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Should China be “Contained”?

CAMBRIDGE – This month marks the 40th anniversary of Henry Kissinger’s secret trip to Beijing, which launched the process of mending a 20-year breach in diplomatic relations between the United States and China. That trip, and President Richard Nixon’s subsequent visit, represented a major Cold War realignment. The US and China put aside their intense hostility in a joint and successful effort to contain an expansionist Soviet Union.

Today, the Soviet Union has vanished, and Chinese power is growing. Some Americans argue that China’s rise cannot be peaceful, and that the US, therefore, should now adopt a policy of containing the People’s Republic. Indeed, many Chinese officials perceive that to be the current American strategy. They are wrong.

After all, Cold War containment of the USSR meant virtually no trade and little social contact. Today, by contrast, the US not only has massive trade with China, but also extensive social contact, including 125,000 Chinese students attending American universities.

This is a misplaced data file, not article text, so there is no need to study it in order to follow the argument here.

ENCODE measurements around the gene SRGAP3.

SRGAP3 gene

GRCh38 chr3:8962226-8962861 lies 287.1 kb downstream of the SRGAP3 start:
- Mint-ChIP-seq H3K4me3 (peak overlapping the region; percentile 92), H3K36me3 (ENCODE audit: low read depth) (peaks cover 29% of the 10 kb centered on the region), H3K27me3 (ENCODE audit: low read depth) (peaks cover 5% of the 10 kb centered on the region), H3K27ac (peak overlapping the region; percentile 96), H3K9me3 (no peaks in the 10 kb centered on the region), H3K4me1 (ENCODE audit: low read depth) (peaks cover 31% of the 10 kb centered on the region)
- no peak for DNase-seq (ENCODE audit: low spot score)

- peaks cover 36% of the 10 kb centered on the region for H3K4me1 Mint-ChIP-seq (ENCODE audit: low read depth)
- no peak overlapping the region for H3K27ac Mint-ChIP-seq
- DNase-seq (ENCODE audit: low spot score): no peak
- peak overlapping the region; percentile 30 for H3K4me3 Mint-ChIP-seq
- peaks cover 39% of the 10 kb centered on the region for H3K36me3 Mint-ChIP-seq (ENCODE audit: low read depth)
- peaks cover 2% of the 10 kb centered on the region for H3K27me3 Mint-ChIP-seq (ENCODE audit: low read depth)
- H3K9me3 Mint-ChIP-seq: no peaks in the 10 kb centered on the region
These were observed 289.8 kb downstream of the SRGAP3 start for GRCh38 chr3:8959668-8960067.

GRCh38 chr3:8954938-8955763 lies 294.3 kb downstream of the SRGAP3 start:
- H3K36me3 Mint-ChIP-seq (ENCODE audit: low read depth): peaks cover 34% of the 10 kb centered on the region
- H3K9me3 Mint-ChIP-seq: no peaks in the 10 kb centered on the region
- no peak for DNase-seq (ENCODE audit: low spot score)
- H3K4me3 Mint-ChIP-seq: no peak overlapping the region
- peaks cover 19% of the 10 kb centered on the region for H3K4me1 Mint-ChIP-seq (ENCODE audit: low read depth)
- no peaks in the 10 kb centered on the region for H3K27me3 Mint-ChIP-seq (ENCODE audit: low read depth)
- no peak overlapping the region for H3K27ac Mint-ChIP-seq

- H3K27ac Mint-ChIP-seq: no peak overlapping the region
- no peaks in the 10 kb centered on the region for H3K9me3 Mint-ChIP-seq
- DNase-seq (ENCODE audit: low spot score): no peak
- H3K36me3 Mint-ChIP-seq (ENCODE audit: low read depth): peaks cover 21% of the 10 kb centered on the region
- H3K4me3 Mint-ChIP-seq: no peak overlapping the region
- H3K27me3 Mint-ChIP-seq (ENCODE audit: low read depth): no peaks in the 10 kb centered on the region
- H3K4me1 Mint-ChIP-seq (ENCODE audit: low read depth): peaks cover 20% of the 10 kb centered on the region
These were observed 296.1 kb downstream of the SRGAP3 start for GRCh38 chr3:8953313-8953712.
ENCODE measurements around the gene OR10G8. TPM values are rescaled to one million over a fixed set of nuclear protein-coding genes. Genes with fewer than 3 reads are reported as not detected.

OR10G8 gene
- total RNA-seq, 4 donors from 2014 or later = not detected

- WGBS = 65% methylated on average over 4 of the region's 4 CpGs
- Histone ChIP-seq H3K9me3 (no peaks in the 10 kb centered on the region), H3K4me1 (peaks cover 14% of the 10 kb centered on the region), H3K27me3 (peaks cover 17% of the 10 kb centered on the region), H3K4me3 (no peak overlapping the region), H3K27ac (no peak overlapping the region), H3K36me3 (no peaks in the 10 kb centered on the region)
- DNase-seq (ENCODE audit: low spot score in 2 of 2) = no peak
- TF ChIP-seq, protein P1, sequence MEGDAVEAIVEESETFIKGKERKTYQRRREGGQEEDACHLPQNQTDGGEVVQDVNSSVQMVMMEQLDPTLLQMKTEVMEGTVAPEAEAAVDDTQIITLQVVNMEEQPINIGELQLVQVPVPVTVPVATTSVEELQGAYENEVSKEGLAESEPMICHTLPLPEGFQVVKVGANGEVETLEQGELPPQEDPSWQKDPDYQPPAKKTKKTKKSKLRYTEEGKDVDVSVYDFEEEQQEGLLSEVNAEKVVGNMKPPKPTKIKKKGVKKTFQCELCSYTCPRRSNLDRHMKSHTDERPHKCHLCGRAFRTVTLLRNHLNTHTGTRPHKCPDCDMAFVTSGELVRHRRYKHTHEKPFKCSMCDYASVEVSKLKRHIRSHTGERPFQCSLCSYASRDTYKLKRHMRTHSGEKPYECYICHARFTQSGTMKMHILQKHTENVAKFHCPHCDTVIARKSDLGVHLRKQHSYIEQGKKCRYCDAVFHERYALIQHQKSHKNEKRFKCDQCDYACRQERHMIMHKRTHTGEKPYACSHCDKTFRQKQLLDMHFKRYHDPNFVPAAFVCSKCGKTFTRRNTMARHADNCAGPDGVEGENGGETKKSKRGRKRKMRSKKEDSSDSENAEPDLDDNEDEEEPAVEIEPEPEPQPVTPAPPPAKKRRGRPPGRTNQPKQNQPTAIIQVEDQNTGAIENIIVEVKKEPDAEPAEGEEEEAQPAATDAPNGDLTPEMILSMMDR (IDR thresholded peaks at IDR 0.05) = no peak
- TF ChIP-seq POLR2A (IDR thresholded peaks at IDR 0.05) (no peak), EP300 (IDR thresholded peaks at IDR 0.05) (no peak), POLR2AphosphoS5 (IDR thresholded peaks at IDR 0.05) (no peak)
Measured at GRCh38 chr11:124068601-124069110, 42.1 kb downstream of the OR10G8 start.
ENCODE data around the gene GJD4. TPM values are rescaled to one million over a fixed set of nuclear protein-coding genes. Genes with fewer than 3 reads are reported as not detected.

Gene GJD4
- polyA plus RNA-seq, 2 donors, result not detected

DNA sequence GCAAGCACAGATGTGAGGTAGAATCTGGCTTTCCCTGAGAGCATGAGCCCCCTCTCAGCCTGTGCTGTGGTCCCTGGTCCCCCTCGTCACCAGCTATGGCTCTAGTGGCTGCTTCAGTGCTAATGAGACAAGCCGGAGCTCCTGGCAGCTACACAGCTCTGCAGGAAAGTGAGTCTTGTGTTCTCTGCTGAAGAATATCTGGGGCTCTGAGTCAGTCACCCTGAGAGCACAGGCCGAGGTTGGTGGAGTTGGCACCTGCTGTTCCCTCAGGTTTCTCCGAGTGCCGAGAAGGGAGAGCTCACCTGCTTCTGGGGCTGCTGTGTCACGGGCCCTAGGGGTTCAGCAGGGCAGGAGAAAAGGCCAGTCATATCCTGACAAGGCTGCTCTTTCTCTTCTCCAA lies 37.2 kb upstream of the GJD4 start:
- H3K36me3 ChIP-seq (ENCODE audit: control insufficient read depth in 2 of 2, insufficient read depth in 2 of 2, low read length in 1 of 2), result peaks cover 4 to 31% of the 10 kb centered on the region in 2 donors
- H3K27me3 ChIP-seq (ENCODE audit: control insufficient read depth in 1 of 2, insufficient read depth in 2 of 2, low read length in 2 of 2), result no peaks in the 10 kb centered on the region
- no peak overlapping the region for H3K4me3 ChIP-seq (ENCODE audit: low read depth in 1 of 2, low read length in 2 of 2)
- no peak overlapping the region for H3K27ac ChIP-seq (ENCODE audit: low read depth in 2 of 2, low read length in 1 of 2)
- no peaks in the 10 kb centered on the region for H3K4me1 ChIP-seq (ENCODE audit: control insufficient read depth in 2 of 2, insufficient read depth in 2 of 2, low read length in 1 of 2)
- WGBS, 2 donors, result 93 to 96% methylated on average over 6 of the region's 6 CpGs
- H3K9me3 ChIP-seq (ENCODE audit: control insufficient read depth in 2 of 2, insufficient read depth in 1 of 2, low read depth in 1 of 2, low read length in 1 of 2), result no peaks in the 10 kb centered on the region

With the end of the Cold War, the containment of the Soviet Union ushered in by Kissinger’s visit could no longer serve as the basis for US-China relations. Moreover, relations with China cooled after the Tiananmen Square shootings in 1989, and the Clinton administration had to devise a new approach.